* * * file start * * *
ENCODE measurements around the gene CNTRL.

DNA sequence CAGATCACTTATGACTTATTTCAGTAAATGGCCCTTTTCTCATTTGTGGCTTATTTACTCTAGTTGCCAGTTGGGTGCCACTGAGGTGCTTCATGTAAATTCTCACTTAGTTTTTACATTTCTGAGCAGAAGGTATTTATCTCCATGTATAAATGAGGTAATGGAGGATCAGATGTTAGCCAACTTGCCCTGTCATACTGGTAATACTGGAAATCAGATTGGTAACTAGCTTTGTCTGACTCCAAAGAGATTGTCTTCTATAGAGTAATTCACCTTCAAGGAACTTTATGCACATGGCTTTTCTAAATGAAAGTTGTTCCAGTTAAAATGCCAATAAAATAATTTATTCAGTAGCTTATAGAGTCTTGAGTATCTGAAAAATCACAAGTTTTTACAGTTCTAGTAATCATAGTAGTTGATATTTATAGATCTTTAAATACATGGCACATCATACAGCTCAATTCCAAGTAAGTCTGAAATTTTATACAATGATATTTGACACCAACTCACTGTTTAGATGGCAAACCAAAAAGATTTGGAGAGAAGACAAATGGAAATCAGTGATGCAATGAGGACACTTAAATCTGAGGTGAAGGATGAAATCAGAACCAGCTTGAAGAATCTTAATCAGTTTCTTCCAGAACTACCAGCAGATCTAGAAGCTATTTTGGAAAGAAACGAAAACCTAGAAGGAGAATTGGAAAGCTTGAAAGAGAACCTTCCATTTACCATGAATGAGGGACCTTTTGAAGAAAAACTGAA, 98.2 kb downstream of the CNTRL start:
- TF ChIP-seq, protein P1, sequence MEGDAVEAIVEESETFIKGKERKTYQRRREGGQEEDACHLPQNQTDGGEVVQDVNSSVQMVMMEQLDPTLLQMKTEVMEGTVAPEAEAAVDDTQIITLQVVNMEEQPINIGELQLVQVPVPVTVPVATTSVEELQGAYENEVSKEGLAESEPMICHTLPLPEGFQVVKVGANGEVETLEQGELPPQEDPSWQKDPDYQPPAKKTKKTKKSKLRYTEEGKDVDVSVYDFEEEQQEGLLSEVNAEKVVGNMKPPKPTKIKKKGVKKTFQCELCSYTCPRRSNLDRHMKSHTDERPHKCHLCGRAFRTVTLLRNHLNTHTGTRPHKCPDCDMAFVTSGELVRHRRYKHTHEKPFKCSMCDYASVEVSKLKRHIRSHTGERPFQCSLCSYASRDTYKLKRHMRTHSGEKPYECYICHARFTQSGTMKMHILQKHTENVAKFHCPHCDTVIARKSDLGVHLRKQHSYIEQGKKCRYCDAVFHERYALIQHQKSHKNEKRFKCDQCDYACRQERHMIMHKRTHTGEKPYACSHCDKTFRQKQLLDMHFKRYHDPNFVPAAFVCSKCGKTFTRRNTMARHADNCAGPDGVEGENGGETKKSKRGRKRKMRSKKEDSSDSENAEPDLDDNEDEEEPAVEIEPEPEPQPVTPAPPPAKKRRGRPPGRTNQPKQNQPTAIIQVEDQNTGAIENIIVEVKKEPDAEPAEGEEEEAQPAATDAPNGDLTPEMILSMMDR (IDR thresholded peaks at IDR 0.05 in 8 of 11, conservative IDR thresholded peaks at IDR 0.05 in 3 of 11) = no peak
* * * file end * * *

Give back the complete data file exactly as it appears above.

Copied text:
ENCODE measurements around the gene CNTRL.

DNA sequence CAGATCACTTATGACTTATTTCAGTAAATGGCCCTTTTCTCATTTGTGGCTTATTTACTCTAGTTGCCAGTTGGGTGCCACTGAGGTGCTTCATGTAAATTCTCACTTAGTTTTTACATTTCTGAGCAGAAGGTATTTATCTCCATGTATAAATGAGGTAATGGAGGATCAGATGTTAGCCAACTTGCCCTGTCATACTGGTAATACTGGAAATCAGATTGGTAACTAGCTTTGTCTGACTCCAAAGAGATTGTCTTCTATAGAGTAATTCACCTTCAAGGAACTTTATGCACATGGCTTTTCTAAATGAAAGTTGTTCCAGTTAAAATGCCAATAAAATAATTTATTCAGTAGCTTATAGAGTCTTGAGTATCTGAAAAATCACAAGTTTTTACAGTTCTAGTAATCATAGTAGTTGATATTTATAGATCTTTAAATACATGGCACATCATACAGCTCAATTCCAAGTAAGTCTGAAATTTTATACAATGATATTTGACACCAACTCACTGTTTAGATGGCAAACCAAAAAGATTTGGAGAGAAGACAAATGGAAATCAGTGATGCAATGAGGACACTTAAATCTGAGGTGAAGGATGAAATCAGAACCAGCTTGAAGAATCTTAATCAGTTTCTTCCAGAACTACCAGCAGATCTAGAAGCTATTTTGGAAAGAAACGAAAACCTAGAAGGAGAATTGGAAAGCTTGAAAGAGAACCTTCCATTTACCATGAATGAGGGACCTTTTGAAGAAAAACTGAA, 98.2 kb downstream of the CNTRL start:
- TF ChIP-seq, protein P1, sequence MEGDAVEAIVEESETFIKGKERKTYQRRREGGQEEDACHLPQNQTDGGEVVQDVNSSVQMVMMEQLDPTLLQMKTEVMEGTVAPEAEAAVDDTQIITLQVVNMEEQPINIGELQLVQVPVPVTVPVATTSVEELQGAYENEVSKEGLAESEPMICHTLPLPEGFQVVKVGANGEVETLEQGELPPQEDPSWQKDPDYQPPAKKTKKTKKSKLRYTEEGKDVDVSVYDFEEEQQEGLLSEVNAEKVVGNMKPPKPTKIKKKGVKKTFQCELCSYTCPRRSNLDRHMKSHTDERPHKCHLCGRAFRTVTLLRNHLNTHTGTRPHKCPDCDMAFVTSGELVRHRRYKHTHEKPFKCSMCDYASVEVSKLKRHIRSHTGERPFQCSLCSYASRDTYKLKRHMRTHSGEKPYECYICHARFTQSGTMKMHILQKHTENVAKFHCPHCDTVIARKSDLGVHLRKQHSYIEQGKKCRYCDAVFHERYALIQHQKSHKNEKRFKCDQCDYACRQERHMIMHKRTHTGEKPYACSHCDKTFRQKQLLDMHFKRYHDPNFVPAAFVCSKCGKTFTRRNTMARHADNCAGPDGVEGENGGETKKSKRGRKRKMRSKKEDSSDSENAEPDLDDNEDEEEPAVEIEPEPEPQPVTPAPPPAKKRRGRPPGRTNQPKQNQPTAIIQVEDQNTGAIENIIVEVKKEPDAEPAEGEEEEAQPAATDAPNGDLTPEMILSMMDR (IDR thresholded peaks at IDR 0.05 in 8 of 11, conservative IDR thresholded peaks at IDR 0.05 in 3 of 11) = no peak